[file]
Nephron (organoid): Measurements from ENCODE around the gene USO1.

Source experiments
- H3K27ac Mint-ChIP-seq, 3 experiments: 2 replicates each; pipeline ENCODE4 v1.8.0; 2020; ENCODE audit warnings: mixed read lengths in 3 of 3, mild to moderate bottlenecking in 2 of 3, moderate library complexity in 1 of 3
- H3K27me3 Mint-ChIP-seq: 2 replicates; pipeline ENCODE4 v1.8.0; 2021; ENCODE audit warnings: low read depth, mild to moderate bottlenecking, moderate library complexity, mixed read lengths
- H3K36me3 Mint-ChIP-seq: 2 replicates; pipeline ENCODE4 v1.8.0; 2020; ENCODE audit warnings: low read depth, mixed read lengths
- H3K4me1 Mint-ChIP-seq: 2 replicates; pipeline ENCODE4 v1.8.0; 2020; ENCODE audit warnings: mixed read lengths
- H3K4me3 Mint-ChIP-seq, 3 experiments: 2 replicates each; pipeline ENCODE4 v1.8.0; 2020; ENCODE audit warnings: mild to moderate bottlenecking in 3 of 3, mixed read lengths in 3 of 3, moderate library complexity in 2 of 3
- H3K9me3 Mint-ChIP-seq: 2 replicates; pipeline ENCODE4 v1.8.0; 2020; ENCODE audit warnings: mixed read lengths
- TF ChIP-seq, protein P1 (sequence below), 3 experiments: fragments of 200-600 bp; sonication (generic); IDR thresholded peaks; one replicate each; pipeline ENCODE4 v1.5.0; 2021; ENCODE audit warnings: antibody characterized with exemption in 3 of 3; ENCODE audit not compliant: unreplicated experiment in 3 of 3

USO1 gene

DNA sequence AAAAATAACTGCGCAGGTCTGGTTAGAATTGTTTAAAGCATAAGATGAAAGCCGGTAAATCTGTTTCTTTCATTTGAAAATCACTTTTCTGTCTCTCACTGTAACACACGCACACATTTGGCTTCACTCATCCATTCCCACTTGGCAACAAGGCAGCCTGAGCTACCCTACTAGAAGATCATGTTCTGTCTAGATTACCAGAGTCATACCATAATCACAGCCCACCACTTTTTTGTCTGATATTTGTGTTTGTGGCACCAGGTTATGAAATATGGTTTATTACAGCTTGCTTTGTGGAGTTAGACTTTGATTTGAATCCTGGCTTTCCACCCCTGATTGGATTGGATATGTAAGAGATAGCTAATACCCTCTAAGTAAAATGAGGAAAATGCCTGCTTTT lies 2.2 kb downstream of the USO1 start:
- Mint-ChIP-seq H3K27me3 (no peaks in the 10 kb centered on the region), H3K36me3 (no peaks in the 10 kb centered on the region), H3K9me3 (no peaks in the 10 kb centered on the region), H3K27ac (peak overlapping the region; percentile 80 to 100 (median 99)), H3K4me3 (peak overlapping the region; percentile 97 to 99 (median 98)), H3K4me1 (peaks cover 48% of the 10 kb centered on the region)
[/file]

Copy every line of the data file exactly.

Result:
Nephron (organoid): Measurements from ENCODE around the gene USO1.

Source experiments
- H3K27ac Mint-ChIP-seq, 3 experiments: 2 replicates each; pipeline ENCODE4 v1.8.0; 2020; ENCODE audit warnings: mixed read lengths in 3 of 3, mild to moderate bottlenecking in 2 of 3, moderate library complexity in 1 of 3
- H3K27me3 Mint-ChIP-seq: 2 replicates; pipeline ENCODE4 v1.8.0; 2021; ENCODE audit warnings: low read depth, mild to moderate bottlenecking, moderate library complexity, mixed read lengths
- H3K36me3 Mint-ChIP-seq: 2 replicates; pipeline ENCODE4 v1.8.0; 2020; ENCODE audit warnings: low read depth, mixed read lengths
- H3K4me1 Mint-ChIP-seq: 2 replicates; pipeline ENCODE4 v1.8.0; 2020; ENCODE audit warnings: mixed read lengths
- H3K4me3 Mint-ChIP-seq, 3 experiments: 2 replicates each; pipeline ENCODE4 v1.8.0; 2020; ENCODE audit warnings: mild to moderate bottlenecking in 3 of 3, mixed read lengths in 3 of 3, moderate library complexity in 2 of 3
- H3K9me3 Mint-ChIP-seq: 2 replicates; pipeline ENCODE4 v1.8.0; 2020; ENCODE audit warnings: mixed read lengths
- TF ChIP-seq, protein P1 (sequence below), 3 experiments: fragments of 200-600 bp; sonication (generic); IDR thresholded peaks; one replicate each; pipeline ENCODE4 v1.5.0; 2021; ENCODE audit warnings: antibody characterized with exemption in 3 of 3; ENCODE audit not compliant: unreplicated experiment in 3 of 3

USO1 gene

DNA sequence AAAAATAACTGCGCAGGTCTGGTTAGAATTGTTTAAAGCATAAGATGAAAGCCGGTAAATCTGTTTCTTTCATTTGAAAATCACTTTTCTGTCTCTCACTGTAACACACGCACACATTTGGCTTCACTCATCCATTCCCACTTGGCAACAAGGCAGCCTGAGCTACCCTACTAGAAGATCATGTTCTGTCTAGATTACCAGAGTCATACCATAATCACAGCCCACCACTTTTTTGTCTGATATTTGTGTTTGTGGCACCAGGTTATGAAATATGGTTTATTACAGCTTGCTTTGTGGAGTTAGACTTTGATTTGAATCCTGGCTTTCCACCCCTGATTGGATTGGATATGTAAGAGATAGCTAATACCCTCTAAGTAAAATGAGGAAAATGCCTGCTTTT lies 2.2 kb downstream of the USO1 start:
- Mint-ChIP-seq H3K27me3 (no peaks in the 10 kb centered on the region), H3K36me3 (no peaks in the 10 kb centered on the region), H3K9me3 (no peaks in the 10 kb centered on the region), H3K27ac (peak overlapping the region; percentile 80 to 100 (median 99)), H3K4me3 (peak overlapping the region; percentile 97 to 99 (median 98)), H3K4me1 (peaks cover 48% of the 10 kb centered on the region)